Congratulations to the Clinical Trials Statistical and Data Management Center, which contributed to a study that was named one of the New England Journal of Medicine’s Journal Watch Pediatrics and Adolescent Medicine Top Stories of 2016.
The study found that two pills frequently prescribed to children to prevent migraines were no more effective than a placebo, even though the two drugs—amitriptyline and topiramate—prevent migraines in adults.
The evidence was so overwhelming researchers stopped the trial early. The results were published in the TheNew England Journal of Medicine.
The study was conducted by Cincinnati Children’s Hospital Medical Center and the UI College of Public Health’s Clinical Trials Statistical and Data Management Center. Christopher Coffey, director of the CTSDMC and professor of biostatistics in the UI’s College of Public Health, says the data management center served as the data coordinating center (DCC) for the study. Coffey says UI researchers entered and cleaned the data using a web-based data entry system developed and maintained at the DCC.
The UI researchers also had primary responsibility for all statistical aspects of the study and analyzing primary study data. They were responsible for all data management, safety monitoring, and clinical site monitoring activities for the study.
Prescribed medications are no more effective than a sugar pill when used to prevent migraines in children and teens.
A study published Oct. 27 in The New England Journal of Medicine shows no significant differences among amitriptyline, topiramate, and placebo in reducing headache days or related disability.
“The study was intended to demonstrate which of the commonly used preventive medications in migraine was the most effective. What we found is that we could prevent these headaches with either a medication or a placebo,” says Andrew Hershey, MD, PhD, co-director of the Cincinnati Children’s Headache Center and senior author of the study. “This study suggests that a multi-disciplinary approach and the expectation of response is the most important, not necessarily the prescription provided.”
Researchers conducted the Childhood and Adolescent Migraine Prevention (CHAMP) study at 31 sites in the United States.
Cincinnati Children’s served as the Clinical Coordinating Center (CCC) for the study, and was responsible for all clinical oversight activities. The Clinical Trials Statistical and Data Management Center (CTSDMC) at the University of Iowa served as the Data Coordinating Center for the study. It had primary responsibility for data management, implementing the electronic data capture system, and all statistical aspects of the study.
Interpreting the Results
“The interpretation of these results is very challenging. In most situations, trials that fail to show benefit of an intervention do so because study participants do not improve. That was not the situation here. A majority of all study participants improved, regardless of their assigned treatment group,” says Chris Coffey, PhD, director of the CTSDMC and professor of biostatistics in the University of Iowa’s College of Public Health, and lead statistician for the study. “Further research is needed to better understand the results and to determine what future strategies might optimize the treatment of headaches in these childhood and adolescent populations.”
The 24-week clinical trial included 328 eligible patients. The trial used a clinically meaningful endpoint of a 50 percent or greater reduction in headache days from the 28 days prior to randomization to the final four weeks of the 24-week study. Sixty-one percent of those on a placebo saw the days they had a headache reduced by 50 percent or more.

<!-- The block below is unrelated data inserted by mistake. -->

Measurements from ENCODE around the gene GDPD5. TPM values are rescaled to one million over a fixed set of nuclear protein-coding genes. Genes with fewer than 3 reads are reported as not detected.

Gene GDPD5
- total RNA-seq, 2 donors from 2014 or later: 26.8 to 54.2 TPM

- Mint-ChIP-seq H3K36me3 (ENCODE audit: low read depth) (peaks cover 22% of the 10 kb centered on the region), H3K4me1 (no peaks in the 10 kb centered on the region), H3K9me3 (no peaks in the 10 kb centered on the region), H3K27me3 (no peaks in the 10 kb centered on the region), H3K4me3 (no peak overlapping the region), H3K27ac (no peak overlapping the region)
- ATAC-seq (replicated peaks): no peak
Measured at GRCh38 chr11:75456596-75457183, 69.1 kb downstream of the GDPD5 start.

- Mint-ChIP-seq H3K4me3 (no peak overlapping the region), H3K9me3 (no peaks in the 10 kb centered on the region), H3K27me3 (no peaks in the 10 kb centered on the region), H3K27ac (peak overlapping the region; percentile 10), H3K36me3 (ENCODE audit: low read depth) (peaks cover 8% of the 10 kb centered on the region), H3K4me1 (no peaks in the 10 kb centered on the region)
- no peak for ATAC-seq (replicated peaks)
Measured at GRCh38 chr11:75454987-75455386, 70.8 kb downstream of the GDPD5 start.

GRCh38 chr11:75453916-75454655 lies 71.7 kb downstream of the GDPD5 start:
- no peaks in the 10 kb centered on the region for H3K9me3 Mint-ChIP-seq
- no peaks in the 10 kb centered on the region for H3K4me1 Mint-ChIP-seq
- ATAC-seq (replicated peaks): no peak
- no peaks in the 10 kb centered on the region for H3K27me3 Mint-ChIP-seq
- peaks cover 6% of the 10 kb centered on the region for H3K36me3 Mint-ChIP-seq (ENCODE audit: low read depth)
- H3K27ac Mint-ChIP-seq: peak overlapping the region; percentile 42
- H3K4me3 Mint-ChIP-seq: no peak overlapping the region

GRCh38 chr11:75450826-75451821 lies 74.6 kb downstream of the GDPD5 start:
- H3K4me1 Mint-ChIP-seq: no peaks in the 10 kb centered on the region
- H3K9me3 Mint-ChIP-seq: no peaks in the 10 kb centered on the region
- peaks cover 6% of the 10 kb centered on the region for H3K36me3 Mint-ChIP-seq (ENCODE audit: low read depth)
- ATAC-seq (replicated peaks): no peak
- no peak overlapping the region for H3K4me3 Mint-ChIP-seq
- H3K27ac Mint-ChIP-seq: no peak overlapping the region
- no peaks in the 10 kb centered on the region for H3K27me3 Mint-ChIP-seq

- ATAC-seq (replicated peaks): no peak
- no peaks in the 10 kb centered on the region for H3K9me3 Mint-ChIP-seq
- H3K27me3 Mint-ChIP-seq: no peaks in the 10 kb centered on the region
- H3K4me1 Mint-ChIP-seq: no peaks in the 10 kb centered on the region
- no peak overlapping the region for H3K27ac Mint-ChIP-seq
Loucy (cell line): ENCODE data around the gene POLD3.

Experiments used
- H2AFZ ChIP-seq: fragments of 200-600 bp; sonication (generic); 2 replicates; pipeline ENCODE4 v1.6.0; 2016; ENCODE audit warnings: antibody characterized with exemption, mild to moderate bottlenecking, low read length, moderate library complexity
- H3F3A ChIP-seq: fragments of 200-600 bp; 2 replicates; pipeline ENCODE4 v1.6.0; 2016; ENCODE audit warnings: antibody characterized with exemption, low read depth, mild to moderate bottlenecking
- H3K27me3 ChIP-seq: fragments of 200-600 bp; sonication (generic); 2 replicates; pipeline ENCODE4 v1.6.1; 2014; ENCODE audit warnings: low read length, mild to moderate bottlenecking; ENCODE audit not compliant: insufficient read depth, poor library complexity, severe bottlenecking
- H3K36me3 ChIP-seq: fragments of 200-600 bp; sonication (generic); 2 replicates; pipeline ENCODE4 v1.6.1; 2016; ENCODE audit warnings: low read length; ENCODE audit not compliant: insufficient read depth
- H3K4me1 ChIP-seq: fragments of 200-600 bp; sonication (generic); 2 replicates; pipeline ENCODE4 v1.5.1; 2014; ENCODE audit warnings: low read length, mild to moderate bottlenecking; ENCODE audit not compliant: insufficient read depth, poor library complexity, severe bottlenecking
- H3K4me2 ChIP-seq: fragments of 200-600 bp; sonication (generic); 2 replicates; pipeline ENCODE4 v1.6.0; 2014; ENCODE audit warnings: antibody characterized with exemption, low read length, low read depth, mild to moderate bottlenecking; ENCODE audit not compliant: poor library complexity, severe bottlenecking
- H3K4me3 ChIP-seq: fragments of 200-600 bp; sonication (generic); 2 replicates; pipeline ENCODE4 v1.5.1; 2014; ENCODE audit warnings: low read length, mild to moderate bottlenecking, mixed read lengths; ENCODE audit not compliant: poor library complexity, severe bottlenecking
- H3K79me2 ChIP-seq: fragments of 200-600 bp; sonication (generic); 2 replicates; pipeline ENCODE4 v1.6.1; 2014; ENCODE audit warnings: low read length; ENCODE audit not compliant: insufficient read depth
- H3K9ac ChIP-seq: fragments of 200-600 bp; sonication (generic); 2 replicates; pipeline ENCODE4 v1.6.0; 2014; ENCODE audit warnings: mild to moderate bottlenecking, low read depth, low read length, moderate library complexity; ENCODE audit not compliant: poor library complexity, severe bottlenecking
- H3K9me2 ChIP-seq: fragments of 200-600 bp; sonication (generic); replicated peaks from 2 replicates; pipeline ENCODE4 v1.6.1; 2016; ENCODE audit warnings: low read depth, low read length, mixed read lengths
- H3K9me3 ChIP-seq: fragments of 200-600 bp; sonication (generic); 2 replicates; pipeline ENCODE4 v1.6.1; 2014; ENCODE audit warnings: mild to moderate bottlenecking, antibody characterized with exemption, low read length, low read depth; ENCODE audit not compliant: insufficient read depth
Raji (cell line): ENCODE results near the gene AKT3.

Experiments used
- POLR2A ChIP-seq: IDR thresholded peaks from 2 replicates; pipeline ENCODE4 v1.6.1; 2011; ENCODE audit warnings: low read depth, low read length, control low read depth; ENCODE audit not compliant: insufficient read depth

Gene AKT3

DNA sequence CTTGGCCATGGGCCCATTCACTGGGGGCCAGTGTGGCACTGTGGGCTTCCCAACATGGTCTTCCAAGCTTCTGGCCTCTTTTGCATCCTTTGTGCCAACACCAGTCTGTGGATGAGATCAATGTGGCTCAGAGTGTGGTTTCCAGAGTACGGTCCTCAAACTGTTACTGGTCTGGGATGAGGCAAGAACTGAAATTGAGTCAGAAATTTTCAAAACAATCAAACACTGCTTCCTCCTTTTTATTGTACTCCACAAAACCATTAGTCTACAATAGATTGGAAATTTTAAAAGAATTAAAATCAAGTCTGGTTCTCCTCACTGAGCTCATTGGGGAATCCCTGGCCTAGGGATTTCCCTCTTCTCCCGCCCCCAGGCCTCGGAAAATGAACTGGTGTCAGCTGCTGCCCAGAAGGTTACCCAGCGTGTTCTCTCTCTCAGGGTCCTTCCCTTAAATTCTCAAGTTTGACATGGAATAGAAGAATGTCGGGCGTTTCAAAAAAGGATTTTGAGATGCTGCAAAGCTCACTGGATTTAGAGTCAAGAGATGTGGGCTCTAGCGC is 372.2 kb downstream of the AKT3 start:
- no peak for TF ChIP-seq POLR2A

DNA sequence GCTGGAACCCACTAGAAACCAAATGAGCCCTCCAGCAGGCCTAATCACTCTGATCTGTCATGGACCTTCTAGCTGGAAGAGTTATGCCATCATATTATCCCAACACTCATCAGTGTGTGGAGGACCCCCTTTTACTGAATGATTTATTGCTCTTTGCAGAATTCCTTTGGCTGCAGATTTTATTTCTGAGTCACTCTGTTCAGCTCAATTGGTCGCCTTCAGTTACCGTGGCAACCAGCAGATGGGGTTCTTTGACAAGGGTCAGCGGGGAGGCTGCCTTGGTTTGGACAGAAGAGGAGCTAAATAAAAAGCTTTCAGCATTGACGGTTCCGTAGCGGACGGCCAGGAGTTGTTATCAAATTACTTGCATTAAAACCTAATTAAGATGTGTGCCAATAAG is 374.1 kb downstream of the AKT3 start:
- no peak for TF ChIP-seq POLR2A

For the two medication groups, 52 percent of those taking amitriptyline and 55 percent of those taking topiramate had this level of reduced headache days. The responder rates were not statistically different between the three groups.
Compared to placebo, those on the two active drugs had a significantly higher rate of side effects, including fatigue, dry mouth and, in three cases, mood alteration. Thirty-one percent of those on topiramate had paresthesia – a “pins and needles” tingling in the hands, arms, legs or feet.
The results raise questions about the best way to prevent migraines, particularly given that it’s unethical to prescribe a placebo without the patient’s knowledge, according to the authors. They add it’s likely the expectation of responding to a medication may override the actual biochemical and pharmacological changes that are thought to occur with pharmacotherapy.
Major pediatric headache centers, such as Cincinnati Children’s, incorporate a multi-disciplinary approach that includes acute therapy, preventive therapy and behavioral treatment in a systematic approach, says Hershey. The CHAMP study incorporated this approach across all 31 study sites to ensure uniformity.
“Our national team was hoping to develop evidence to drive the choice by medical providers of the first line prevention medication for helping youth with migraine, but the data showed otherwise, says Scott Powers, PhD, pediatric psychologist, co-director of the headache center at Cincinnati Children’s, and first author of the paper. “We see this as an important opportunity for health care providers, scientists, children, and families because our findings suggest a paradigm shift. First line prevention treatment will involve a multidisciplinary team approach and focus on non-pharmacological aspects of care. The good news is we can help children with migraines get better.”
Powers says the study also underscores the importance of conducting more research with a developmental focus on children and young adults. This will allow innovations that can be applied directly to a chronic illness of childhood.
The study was supported by the National Institute of Neurological Disorders and Stroke and the Eunice Kennedy Shriver National Institute of Child Health and Human Development of the National Institutes of Health through grants U01NS076788 and U01NS077108.